Continuously changing networked society chiefly takes more active role in ongoing transformations worldwide. Governments are dealing with numerous organized groups which…
Continuously changing networked society chiefly takes more active role in ongoing transformations worldwide. Governments are dealing with numerous organized groups which arise from seemingly nowhere with particular set of requirements to make social change. In a globalized world quickly moving information flows, expanded physical mobility of people formed a new society with increased demand for better life, which cannot be emphasized without greater social responsibility of every actor in society. And this cannot be minded out, since modern society holds crucially powerful tools, such as media and internet, to fight for justice, values, and believes.
Territorial governments, even in most distanced regions, start facing similar challenges as those in crowded cities due to the call from society for greater social responsibility. Only set of stakeholders insignificantly vary in countryside compared to cities when calling for social change; however, the general body consists of variety actions to live better in a socially responsible way. Lately, farmers in countryside as well as local governments, even in post-soviet countries, are more frequently requested to mind the principles of social responsibility from the general public. Scientific literature proposes that it signalizes about the shift from industrial to postindustrial stage of development—knowledge and information age. However, any scientific evidence to disclose the factors that influence farmer's choice to act as a community citizen had not been provided yet. Authors presuppose that particular farmer's background characteristics, such as age, generation, education, or others, might be among the factors that highly shape the way farmers act with local communities as well as territorial governments from social responsibility perspective.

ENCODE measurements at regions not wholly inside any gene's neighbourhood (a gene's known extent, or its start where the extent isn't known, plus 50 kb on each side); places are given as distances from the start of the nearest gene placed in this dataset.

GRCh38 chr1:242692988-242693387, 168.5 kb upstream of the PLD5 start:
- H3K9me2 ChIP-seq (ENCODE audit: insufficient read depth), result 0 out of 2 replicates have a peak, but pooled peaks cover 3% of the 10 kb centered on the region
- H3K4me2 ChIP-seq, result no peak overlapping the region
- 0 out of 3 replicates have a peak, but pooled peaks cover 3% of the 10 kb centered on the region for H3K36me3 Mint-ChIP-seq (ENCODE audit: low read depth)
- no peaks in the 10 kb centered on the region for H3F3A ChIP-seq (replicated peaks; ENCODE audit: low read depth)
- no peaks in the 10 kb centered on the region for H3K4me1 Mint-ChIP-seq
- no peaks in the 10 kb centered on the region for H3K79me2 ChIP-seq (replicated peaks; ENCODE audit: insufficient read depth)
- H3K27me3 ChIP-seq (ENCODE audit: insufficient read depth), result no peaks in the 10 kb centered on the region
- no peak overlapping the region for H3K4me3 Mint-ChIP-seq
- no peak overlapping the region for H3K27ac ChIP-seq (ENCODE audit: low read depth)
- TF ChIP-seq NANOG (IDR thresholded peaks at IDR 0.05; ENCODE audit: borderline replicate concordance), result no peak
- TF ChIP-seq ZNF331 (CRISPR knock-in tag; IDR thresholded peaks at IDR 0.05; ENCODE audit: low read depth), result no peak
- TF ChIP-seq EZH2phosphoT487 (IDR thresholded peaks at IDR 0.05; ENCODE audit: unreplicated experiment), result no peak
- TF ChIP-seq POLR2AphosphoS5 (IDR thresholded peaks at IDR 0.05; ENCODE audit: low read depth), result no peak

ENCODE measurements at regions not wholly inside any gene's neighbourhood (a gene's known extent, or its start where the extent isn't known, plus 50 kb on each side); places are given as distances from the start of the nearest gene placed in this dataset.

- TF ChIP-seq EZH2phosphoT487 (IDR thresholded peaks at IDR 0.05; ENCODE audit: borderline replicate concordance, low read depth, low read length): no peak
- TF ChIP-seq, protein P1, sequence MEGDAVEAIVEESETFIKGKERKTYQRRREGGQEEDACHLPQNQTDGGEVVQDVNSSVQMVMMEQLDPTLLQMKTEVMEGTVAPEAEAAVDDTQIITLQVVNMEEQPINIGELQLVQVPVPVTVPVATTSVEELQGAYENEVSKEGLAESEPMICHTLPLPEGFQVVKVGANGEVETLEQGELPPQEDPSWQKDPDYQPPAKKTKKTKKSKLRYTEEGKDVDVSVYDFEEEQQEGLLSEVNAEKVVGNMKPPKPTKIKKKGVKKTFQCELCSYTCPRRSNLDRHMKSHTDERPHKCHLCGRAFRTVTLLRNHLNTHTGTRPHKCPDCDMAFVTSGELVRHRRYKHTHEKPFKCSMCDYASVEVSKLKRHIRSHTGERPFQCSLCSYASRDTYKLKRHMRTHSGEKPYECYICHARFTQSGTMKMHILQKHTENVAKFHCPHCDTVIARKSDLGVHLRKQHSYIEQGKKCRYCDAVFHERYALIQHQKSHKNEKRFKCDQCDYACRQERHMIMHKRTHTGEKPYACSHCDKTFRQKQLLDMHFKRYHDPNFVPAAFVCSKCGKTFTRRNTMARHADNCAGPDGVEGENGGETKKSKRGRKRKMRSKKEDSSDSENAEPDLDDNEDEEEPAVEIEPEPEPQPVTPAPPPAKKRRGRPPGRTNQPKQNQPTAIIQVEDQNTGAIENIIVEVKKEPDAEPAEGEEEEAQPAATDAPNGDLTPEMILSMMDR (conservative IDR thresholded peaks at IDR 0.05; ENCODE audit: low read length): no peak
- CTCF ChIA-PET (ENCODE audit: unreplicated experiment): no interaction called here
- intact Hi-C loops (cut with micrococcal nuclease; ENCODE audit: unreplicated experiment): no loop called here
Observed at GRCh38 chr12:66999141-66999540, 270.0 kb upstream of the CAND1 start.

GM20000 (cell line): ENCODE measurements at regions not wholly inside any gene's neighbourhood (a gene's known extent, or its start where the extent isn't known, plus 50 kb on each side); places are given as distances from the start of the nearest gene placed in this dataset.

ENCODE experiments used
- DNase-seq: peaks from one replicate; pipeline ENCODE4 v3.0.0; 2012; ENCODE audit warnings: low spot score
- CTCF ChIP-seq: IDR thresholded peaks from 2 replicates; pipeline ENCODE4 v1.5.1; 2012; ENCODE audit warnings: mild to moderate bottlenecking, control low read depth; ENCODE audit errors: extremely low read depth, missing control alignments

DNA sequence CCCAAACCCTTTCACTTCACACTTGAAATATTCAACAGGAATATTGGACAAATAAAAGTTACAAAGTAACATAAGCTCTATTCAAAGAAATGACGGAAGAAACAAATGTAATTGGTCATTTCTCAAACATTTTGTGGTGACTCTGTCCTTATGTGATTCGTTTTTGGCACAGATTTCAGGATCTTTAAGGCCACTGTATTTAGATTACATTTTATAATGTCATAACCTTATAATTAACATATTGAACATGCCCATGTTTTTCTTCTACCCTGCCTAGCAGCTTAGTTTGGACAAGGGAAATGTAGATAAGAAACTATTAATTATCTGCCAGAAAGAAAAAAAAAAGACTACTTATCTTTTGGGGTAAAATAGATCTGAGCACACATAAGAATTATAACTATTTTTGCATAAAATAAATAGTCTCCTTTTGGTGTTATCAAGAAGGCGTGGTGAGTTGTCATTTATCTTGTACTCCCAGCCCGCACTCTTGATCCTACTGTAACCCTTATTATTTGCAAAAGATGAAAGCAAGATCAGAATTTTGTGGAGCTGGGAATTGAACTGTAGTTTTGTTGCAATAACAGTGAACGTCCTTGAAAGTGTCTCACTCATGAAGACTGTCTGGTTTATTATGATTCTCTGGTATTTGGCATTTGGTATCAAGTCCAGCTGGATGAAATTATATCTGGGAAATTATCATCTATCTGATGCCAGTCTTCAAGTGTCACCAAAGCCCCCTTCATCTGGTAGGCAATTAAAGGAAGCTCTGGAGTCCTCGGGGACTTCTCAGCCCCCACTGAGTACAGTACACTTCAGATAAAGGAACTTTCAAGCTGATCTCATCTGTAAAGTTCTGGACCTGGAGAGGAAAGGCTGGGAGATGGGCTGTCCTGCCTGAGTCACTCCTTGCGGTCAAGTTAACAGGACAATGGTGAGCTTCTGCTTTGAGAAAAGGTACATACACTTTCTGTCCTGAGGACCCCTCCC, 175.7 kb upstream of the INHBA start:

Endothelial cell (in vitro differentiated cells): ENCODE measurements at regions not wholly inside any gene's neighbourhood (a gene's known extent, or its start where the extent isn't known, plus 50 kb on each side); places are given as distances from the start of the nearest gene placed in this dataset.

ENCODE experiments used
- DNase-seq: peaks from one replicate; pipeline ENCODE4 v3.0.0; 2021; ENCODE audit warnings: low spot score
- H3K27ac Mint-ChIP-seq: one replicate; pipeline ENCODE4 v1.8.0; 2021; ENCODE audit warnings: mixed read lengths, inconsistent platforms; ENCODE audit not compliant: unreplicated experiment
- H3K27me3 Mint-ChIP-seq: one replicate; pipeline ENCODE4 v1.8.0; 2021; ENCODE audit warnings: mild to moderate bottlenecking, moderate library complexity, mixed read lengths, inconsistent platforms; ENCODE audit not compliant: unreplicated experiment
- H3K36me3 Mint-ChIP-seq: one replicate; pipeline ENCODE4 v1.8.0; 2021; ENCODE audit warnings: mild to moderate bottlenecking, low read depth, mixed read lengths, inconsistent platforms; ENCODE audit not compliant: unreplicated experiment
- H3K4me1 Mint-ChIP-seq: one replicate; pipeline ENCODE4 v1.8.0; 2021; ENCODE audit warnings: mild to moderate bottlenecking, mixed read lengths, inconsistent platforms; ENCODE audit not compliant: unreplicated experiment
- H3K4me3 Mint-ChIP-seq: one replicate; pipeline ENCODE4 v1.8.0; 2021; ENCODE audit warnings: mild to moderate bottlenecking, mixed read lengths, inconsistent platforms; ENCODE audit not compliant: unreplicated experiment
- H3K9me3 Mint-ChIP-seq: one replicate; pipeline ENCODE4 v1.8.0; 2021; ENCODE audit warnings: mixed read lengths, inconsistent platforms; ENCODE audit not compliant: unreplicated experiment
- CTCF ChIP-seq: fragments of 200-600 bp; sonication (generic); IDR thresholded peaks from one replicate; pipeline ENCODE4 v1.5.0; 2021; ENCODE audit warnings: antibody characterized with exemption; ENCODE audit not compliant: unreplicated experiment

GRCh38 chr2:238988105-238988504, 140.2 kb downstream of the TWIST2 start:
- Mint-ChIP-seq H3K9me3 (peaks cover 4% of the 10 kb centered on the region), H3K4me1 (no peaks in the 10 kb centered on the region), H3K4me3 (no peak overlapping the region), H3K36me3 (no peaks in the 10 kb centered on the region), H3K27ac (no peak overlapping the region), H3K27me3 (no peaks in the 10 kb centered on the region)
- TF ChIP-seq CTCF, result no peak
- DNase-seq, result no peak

The main aim of this article is to disclose the factors that define social responsibility of agribusiness in their attitudes toward territorial government and local community.
Scientific literature analysis and generalization, survey, interview, and descriptive statistical analysis methods were applied. Data were collected in spring 2017 and autumn 2018 in Lithuanian farms. Research results helped disclose that age, generation, and education are among important factors in changing social responsibility attitudes of agribusiness. Significant dependency was observed among age and most of agribusiness representatives' social responsibility counterparts when dealing with territorial government and local community development.
This article aims to explain why geography is a prime discipline for analysing globalisation and a multicultural view of Global Studies. The generic approach of human…
This article aims to explain why geography is a prime discipline for analysing globalisation and a multicultural view of Global Studies. The generic approach of human geography to first select an appropriate methodology is taken as a key approach.
Concepts from aggregate disciplines such as history, economics, and geography are scanned through during a short description of the historical genesis of these sciences and the paradigmatic shifts they have encountered.
There are four main theses: (1) values are created by appreciation; (2) development is growing jointly with responsibility; (3) accumulation of material value is seen as expenditure to achieve non‐material values; and (4) spatial relations are interrelated with social relations.
Conceptual considerations have to be further corroborated by quantitative analyses using suitable metrics of “development”.
“Social and cultural geography” should contribute to any curriculum of “Global Studies”.
Dialogue and discourse between world views is the essential, ideology‐free approach for understanding globalisation.
Unlike other scientific articles focusing on “facts”, this article focuses on perspectives. Thus, it explains “multi‐perspectivity” and a multi‐paradigmatic approach.